Wednesday, April 5, 2017

Political Consequences of a Filibuster

The politicization of the Supreme Court, though reprehensible, has been a foregone conclusion for a several years. Although Democrats taking the long view say a filibuster of Judge Gorsuch is not in Democrats' own interest, their base demands it.

Writing at The New Republic, Graham Vyse argues that Democrat Senators will pay no political penalty for doing what they can to obstruct the path of Judge Gorsuch to the Supreme Court. If "no penalty" means no one who voted for them before is likely to vote against them next time because of it, I agree.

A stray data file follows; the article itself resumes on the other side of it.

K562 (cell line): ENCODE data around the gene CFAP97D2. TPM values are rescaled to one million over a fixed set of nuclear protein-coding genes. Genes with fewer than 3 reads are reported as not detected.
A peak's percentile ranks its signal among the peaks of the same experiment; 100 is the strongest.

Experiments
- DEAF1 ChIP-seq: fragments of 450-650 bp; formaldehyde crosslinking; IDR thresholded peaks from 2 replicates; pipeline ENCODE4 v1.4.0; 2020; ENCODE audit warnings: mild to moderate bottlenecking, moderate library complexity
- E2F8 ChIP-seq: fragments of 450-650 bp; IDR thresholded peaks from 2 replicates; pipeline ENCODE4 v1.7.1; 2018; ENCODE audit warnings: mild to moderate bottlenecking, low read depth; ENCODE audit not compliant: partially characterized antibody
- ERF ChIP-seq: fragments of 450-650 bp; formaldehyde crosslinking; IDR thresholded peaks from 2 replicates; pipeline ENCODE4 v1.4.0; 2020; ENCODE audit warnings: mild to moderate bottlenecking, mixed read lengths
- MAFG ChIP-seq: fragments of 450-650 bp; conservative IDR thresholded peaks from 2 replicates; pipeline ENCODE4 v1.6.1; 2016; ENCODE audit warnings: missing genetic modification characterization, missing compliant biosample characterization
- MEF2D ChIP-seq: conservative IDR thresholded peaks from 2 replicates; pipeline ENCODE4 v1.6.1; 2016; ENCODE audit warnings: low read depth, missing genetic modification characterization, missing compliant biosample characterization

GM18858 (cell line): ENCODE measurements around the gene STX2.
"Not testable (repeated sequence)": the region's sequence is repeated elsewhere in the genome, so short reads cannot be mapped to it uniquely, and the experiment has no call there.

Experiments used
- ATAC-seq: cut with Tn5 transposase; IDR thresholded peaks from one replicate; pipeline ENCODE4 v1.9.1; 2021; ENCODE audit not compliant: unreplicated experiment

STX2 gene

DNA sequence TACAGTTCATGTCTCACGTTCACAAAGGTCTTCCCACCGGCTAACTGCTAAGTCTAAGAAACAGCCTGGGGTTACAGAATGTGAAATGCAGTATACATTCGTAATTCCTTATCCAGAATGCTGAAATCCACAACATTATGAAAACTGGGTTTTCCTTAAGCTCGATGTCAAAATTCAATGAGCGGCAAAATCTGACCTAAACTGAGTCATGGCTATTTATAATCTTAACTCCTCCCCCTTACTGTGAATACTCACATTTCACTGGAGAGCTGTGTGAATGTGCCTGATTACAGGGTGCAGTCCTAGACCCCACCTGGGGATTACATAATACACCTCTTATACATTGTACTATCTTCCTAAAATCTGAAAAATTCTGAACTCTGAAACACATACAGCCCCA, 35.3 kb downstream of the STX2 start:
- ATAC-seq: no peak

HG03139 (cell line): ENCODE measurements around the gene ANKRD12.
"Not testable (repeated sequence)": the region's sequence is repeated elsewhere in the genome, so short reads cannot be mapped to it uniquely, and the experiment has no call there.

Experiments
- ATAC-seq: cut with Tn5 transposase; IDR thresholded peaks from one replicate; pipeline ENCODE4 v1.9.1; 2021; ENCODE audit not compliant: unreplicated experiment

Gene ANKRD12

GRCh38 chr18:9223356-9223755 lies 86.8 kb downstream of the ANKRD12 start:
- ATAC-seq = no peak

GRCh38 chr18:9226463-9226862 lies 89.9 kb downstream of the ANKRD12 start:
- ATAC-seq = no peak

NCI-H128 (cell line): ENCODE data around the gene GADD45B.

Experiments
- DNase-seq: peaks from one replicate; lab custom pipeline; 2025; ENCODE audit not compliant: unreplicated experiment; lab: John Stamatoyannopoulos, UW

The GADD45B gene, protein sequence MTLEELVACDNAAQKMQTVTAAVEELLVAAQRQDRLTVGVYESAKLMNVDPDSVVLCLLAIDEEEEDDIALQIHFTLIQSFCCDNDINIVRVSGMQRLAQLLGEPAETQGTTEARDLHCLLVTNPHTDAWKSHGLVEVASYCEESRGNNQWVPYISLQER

On the other hand, will a filibuster garner for them any votes they didn't get before? Or win votes for Democrat challengers of sitting Republican Senators? I doubt both very much.

The sad state of today's Democratic Party has been widely documented and needs no recap here. They need to figure out how to win back the statehouses and House seats they've lost in the last 8 years. The filibuster isn't going to make Democrats more attractive to people who switched to Trump after staying home or voting for Obama in prior cycles.

The bottom line for Democrats: A filibuster won't make things worse. However, it also won't help in areas where they need to improve their image. Using the classic hole-digging analogy, it won't dig the hole deeper but it also won't help them climb out - their current need.